1) It would likely never be able to provide the type of sealing quality as in piston engines. Besides more sealing will be required than the piston. Piston requires sealing only on circumference. This one requires in on all sides of the vane.
2) I previously studied this rotary vane engine concept. In one of the patents, a problem mentioned was that when the vane uncovers the hole and the gases flow through, the hot gases will corrode the seal(if present) and the vane.
Over time this could be a major problem in this one especially since the corrosion will be taking place throughout the cycle of the engine.
3) Ceramics would be costlier than steel and aluminum. And they would require grinding and hot pressing to shape which is expensive though that might be partially offset by the lower number of parts.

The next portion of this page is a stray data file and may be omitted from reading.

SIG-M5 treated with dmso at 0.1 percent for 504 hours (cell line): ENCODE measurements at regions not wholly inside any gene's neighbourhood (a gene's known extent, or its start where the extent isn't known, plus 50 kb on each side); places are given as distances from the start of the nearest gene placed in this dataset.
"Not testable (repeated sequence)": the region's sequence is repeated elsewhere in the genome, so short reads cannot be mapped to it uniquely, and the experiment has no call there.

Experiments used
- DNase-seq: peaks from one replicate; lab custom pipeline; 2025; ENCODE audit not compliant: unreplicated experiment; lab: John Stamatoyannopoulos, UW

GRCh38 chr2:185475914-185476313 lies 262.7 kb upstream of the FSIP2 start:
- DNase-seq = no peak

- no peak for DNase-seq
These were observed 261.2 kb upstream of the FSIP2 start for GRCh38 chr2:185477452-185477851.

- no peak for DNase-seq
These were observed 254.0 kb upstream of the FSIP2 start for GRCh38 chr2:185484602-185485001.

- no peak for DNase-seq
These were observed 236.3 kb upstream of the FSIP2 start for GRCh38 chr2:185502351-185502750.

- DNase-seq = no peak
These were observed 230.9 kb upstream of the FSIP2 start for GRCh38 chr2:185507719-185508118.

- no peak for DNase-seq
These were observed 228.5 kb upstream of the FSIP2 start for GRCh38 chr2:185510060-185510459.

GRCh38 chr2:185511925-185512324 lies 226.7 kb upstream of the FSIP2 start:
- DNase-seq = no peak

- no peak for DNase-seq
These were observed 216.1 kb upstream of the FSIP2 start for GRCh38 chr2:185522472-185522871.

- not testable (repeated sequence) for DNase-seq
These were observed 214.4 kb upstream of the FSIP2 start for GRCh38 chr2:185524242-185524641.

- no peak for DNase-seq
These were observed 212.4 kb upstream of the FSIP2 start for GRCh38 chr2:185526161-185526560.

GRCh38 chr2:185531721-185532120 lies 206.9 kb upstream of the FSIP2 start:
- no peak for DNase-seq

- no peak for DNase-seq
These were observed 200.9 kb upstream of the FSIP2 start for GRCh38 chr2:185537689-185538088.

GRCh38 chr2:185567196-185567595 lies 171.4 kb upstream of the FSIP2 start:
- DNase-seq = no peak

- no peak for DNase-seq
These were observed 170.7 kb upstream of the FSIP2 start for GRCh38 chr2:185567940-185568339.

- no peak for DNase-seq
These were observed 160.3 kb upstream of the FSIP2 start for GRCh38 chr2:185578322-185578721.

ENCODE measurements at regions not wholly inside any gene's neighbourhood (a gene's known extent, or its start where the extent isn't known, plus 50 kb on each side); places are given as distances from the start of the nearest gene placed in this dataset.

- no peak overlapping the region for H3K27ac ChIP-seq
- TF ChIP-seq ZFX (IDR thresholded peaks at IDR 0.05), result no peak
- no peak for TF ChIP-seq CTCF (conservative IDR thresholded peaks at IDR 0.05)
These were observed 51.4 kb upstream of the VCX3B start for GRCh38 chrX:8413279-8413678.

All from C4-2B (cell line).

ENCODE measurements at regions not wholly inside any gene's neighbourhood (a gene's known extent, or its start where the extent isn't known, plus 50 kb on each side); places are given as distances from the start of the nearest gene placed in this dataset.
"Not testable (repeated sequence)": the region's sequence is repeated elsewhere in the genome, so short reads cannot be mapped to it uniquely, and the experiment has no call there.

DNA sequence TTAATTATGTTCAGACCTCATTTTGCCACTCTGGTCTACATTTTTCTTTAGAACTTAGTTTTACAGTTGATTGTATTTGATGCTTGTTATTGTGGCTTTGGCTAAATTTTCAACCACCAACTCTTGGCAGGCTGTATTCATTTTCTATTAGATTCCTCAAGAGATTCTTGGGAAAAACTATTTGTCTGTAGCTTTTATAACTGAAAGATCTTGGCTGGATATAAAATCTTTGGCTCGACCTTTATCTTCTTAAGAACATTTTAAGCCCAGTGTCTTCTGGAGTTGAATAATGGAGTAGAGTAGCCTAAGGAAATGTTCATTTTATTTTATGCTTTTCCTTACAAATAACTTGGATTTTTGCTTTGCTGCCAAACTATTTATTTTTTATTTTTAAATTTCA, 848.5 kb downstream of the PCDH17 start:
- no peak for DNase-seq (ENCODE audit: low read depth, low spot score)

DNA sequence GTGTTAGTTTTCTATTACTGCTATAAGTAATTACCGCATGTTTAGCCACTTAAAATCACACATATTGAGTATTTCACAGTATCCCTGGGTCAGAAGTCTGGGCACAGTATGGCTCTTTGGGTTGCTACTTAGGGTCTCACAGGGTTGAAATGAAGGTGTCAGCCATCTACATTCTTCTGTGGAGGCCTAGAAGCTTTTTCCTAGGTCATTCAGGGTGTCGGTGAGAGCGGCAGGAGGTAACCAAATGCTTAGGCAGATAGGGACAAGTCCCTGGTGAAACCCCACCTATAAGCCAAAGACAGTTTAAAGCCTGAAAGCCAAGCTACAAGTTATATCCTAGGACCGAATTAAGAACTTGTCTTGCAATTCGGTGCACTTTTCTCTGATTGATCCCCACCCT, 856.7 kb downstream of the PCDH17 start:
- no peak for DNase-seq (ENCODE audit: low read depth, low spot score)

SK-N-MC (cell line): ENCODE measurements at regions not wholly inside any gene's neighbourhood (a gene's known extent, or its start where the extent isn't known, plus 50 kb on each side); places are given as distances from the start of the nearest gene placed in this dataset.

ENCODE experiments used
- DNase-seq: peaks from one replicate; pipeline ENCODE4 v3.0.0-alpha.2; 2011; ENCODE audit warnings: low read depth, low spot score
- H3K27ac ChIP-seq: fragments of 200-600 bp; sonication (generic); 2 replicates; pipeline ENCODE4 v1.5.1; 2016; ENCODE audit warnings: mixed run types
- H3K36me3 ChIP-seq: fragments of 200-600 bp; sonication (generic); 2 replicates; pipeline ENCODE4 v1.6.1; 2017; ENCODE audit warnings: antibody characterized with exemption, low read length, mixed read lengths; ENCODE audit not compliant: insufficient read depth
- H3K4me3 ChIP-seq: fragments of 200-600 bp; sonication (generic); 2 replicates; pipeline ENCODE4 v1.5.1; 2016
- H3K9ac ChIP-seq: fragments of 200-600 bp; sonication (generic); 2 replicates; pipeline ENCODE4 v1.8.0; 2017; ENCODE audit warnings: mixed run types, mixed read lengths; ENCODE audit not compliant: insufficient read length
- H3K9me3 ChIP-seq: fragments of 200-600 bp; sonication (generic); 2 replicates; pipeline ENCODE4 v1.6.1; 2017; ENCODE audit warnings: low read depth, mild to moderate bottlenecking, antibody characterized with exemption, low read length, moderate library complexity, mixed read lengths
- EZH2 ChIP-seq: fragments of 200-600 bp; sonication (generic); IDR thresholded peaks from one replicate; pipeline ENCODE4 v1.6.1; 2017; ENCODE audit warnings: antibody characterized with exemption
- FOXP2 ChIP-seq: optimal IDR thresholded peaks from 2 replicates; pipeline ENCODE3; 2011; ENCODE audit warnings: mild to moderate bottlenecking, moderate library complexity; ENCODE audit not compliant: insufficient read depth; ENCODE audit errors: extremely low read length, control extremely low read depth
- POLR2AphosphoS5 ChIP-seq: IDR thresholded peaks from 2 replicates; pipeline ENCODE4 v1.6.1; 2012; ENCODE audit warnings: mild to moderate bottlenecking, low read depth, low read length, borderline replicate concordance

4) Market scope:- I would say virtually zero because
a. no added advantage over the piston except power.
b. possibly expense
c. lack of research while the piston has been researched for over 120 years
d. MAJOR interest in fuel cells
e. restructuring of manufacturing equipment and tech know-how.